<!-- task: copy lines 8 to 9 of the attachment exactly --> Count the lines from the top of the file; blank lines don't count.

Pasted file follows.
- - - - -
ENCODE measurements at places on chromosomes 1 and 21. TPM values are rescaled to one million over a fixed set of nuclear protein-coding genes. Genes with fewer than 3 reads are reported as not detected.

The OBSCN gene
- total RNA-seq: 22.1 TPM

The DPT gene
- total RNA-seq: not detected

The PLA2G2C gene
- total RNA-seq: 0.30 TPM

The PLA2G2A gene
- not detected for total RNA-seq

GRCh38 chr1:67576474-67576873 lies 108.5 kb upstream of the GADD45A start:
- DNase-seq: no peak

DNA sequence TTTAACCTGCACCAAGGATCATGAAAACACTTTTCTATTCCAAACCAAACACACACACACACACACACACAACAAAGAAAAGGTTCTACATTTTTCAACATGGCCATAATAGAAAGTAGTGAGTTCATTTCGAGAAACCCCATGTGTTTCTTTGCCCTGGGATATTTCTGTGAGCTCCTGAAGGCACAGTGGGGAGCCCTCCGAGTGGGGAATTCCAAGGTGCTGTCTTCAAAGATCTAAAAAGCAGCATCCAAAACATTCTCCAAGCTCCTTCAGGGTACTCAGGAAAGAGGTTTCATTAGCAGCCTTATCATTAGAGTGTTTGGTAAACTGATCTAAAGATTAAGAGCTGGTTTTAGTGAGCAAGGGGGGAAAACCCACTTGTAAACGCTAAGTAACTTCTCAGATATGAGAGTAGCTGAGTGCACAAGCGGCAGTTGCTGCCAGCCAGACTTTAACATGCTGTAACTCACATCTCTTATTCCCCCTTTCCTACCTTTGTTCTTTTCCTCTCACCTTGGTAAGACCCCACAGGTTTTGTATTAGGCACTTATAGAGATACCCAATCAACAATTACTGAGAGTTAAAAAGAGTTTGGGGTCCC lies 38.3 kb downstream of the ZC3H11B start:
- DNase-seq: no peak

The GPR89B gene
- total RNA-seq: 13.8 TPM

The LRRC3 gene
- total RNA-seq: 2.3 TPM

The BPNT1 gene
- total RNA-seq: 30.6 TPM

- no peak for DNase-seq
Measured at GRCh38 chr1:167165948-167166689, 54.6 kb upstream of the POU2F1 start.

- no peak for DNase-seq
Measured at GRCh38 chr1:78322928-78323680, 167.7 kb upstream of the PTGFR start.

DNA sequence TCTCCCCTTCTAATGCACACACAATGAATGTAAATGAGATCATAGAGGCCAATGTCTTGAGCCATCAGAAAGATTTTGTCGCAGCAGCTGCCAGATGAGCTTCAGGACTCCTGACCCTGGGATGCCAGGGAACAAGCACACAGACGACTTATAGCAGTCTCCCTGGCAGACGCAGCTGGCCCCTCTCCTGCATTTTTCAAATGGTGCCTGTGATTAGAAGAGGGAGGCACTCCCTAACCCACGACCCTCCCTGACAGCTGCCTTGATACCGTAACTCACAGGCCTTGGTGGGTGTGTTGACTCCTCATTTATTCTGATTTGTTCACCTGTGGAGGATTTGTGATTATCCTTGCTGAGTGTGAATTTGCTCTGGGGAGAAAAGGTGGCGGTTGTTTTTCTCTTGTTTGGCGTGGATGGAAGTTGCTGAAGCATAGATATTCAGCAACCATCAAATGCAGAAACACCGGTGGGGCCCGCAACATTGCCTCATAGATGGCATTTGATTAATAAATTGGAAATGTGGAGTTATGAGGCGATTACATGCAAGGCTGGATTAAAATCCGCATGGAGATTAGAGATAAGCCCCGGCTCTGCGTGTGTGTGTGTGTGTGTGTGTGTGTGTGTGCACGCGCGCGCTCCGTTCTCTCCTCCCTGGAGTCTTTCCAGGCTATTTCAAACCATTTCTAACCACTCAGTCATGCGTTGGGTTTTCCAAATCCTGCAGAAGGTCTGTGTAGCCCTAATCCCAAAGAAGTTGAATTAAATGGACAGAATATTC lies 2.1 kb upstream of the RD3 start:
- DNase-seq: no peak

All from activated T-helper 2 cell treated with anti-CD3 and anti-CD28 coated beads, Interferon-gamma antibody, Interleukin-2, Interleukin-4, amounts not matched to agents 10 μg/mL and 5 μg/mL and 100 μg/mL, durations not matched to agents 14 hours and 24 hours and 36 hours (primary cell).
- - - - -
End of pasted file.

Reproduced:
The PLA2G2A gene
- not detected for total RNA-seq